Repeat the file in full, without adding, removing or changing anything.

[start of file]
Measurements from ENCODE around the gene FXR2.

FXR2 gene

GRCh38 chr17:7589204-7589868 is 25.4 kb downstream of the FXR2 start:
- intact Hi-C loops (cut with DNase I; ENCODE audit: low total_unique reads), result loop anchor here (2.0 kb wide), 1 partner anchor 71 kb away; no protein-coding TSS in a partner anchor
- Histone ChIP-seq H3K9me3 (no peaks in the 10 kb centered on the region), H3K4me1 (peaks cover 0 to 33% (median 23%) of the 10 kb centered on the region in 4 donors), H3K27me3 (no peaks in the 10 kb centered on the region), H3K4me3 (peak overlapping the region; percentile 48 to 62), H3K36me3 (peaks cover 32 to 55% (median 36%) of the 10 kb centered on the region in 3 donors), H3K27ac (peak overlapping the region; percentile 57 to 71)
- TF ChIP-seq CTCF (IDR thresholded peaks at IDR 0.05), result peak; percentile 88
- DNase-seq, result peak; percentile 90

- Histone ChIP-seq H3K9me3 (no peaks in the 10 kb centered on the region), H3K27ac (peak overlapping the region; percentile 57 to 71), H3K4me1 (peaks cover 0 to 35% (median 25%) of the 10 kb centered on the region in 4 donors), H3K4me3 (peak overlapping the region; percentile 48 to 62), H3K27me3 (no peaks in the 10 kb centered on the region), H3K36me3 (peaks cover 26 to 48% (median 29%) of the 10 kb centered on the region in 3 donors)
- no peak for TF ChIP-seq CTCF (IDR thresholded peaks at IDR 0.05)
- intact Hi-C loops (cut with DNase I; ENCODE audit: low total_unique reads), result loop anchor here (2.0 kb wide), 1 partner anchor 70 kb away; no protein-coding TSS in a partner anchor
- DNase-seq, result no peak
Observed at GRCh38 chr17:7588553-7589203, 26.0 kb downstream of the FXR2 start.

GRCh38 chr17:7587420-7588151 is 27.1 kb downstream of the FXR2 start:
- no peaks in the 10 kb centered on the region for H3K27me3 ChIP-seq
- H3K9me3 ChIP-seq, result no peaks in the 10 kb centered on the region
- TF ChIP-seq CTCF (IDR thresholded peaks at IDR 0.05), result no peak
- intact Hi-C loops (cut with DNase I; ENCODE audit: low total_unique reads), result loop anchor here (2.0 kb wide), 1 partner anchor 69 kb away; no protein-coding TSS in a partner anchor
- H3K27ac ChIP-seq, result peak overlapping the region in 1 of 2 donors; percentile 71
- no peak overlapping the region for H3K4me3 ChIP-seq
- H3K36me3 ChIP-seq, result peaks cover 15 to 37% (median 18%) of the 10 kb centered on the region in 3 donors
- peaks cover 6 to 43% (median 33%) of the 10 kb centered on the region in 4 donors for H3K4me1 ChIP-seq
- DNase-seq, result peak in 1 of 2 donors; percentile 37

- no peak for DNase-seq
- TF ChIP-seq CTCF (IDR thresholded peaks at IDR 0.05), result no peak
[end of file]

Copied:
Measurements from ENCODE around the gene FXR2.

FXR2 gene

GRCh38 chr17:7589204-7589868 is 25.4 kb downstream of the FXR2 start:
- intact Hi-C loops (cut with DNase I; ENCODE audit: low total_unique reads), result loop anchor here (2.0 kb wide), 1 partner anchor 71 kb away; no protein-coding TSS in a partner anchor
- Histone ChIP-seq H3K9me3 (no peaks in the 10 kb centered on the region), H3K4me1 (peaks cover 0 to 33% (median 23%) of the 10 kb centered on the region in 4 donors), H3K27me3 (no peaks in the 10 kb centered on the region), H3K4me3 (peak overlapping the region; percentile 48 to 62), H3K36me3 (peaks cover 32 to 55% (median 36%) of the 10 kb centered on the region in 3 donors), H3K27ac (peak overlapping the region; percentile 57 to 71)
- TF ChIP-seq CTCF (IDR thresholded peaks at IDR 0.05), result peak; percentile 88
- DNase-seq, result peak; percentile 90

- Histone ChIP-seq H3K9me3 (no peaks in the 10 kb centered on the region), H3K27ac (peak overlapping the region; percentile 57 to 71), H3K4me1 (peaks cover 0 to 35% (median 25%) of the 10 kb centered on the region in 4 donors), H3K4me3 (peak overlapping the region; percentile 48 to 62), H3K27me3 (no peaks in the 10 kb centered on the region), H3K36me3 (peaks cover 26 to 48% (median 29%) of the 10 kb centered on the region in 3 donors)
- no peak for TF ChIP-seq CTCF (IDR thresholded peaks at IDR 0.05)
- intact Hi-C loops (cut with DNase I; ENCODE audit: low total_unique reads), result loop anchor here (2.0 kb wide), 1 partner anchor 70 kb away; no protein-coding TSS in a partner anchor
- DNase-seq, result no peak
Observed at GRCh38 chr17:7588553-7589203, 26.0 kb downstream of the FXR2 start.

GRCh38 chr17:7587420-7588151 is 27.1 kb downstream of the FXR2 start:
- no peaks in the 10 kb centered on the region for H3K27me3 ChIP-seq
- H3K9me3 ChIP-seq, result no peaks in the 10 kb centered on the region
- TF ChIP-seq CTCF (IDR thresholded peaks at IDR 0.05), result no peak
- intact Hi-C loops (cut with DNase I; ENCODE audit: low total_unique reads), result loop anchor here (2.0 kb wide), 1 partner anchor 69 kb away; no protein-coding TSS in a partner anchor
- H3K27ac ChIP-seq, result peak overlapping the region in 1 of 2 donors; percentile 71
- no peak overlapping the region for H3K4me3 ChIP-seq
- H3K36me3 ChIP-seq, result peaks cover 15 to 37% (median 18%) of the 10 kb centered on the region in 3 donors
- peaks cover 6 to 43% (median 33%) of the 10 kb centered on the region in 4 donors for H3K4me1 ChIP-seq
- DNase-seq, result peak in 1 of 2 donors; percentile 37

- no peak for DNase-seq
- TF ChIP-seq CTCF (IDR thresholded peaks at IDR 0.05), result no peak